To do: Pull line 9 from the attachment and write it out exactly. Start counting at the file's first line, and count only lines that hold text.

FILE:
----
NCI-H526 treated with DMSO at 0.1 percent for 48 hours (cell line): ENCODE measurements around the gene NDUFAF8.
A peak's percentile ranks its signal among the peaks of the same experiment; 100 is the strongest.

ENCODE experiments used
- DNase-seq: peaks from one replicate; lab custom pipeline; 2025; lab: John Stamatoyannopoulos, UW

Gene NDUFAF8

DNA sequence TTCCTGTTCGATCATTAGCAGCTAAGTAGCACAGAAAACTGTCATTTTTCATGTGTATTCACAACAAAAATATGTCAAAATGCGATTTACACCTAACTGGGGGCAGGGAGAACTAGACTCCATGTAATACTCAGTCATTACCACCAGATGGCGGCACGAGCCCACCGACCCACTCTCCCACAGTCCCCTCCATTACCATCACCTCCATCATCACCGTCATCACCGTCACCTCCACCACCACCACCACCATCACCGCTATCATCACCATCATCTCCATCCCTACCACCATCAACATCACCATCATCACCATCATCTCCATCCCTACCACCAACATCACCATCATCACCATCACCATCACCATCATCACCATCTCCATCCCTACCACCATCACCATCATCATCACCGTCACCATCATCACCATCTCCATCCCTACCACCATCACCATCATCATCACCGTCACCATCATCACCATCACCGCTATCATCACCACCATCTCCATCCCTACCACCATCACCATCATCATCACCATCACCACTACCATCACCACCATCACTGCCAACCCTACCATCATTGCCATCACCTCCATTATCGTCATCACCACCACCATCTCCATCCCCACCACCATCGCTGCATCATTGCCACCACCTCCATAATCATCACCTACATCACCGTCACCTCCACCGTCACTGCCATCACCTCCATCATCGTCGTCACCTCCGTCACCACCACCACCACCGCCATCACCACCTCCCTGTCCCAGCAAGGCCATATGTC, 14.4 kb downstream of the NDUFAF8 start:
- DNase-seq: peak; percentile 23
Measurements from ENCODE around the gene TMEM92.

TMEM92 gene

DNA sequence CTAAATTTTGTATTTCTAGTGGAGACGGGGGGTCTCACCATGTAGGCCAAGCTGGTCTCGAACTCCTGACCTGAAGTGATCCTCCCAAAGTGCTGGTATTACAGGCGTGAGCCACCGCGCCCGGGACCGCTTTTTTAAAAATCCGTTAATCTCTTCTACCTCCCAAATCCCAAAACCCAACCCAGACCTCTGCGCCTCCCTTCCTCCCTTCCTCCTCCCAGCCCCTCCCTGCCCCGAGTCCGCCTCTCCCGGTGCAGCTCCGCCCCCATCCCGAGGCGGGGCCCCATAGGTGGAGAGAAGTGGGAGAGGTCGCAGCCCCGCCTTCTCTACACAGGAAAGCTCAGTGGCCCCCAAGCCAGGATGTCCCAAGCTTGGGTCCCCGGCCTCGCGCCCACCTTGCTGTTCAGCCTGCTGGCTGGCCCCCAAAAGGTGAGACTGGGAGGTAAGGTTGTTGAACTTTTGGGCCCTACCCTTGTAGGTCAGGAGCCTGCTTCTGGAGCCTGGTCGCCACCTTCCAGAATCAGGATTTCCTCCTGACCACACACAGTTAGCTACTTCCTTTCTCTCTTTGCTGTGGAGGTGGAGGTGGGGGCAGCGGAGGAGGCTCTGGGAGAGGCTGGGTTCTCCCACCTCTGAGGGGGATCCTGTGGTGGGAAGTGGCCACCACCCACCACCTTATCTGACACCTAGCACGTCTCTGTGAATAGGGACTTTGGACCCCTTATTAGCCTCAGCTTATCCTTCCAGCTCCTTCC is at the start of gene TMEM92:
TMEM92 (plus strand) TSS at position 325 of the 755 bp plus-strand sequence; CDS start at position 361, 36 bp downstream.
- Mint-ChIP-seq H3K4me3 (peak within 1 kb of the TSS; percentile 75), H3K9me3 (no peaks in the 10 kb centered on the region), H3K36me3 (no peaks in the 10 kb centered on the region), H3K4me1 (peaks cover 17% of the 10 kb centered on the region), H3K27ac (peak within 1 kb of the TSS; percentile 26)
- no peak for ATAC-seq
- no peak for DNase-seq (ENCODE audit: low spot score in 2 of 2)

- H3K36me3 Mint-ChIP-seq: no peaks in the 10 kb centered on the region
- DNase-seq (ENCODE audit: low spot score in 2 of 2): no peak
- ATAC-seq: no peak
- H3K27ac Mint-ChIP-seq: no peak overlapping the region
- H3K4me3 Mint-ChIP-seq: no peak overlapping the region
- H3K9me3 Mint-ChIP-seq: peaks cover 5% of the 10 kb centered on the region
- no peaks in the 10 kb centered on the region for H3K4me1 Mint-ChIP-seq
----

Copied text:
TMEM92 gene